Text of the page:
I knew I had to find a different way.
When it turned out there wasn’t enough food in the world to make me feel happy or whole I started focusing instead on how I could be a better friend. My sickness had taken me entirely into my head, focused on my routine, my calories, my measuring cups, my exercise. I didn’t show up for my friends for years. I started showing up. The friends that forgave me for my selfishness showed up for me too. It felt perfect.
When it seemed there wasn’t enough food in the world to fill me, I asked myself a very logistical question: had I eaten enough that day? Had I gotten enough protein? Eventually I learned that I have sensitive blood sugar, and I need to eat every 2-3 hours. I made my eating schedule a habit, and then the only hungers I had to worry about were emotional.
I wrote. I wrote my fucking ass off, and I found people who liked my writing. Writing filled me up more than trying to control my body and when I finished a piece I had worked hard on, I felt like a champion.
When it seemed there wasn’t enough food in the world for me, I made a plan. My plan went like this:
“If I feel like puking, I will talk to Monica. If Monica is busy, I’ll take a shower. When the shower is over, I will think of things that make me feel good.” It was a really simple, three step plan, and once I put it in place, I stopped puking.Because I have consistently used this plan for any behavior I don’t accept (I don’t feel like puking anymore, but sometimes I do feel like mentally talking shit on my body) I am able to stay well. It’s simple, but not easy.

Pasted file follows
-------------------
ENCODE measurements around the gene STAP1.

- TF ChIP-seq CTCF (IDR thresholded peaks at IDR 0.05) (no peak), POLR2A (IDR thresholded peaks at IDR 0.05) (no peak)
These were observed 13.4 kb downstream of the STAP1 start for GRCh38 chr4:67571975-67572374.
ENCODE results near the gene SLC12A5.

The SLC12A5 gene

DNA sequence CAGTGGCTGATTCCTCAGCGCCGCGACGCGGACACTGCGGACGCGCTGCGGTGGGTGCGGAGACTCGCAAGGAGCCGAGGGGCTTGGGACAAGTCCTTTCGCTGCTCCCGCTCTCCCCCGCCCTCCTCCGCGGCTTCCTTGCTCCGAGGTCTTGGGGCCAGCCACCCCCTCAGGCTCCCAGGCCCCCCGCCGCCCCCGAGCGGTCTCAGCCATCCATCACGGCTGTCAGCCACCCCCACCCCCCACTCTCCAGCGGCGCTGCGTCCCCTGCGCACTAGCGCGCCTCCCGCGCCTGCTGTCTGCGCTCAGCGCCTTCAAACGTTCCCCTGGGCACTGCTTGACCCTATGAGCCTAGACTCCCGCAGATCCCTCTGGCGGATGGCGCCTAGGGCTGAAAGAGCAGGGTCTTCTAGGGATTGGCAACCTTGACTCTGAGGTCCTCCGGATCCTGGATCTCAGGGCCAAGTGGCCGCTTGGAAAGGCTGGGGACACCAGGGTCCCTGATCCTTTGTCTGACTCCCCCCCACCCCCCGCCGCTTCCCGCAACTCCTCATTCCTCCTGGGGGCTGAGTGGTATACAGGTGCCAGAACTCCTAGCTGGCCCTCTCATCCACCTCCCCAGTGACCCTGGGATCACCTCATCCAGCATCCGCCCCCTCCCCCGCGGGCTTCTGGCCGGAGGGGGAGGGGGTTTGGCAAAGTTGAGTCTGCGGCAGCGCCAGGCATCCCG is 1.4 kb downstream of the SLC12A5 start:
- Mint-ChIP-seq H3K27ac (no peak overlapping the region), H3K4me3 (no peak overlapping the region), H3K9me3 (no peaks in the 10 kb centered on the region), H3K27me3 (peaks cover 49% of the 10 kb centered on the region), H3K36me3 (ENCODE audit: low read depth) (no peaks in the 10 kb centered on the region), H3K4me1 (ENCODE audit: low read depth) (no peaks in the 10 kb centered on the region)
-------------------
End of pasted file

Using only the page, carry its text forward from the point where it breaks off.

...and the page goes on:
For the record, the things I thought of mostly when I needed a reason not to throw up were my students, young girls and how important I think they are, lifting weights, and my grandmother, mother, and sister. I stopped puking for the love of all women. I started to like myself as a result. These are specific to me, and you will probably have other excellent things to think about that will be specific to you.
What will you do when the voice of self-dissatisfaction comes up? How will you change your own mind?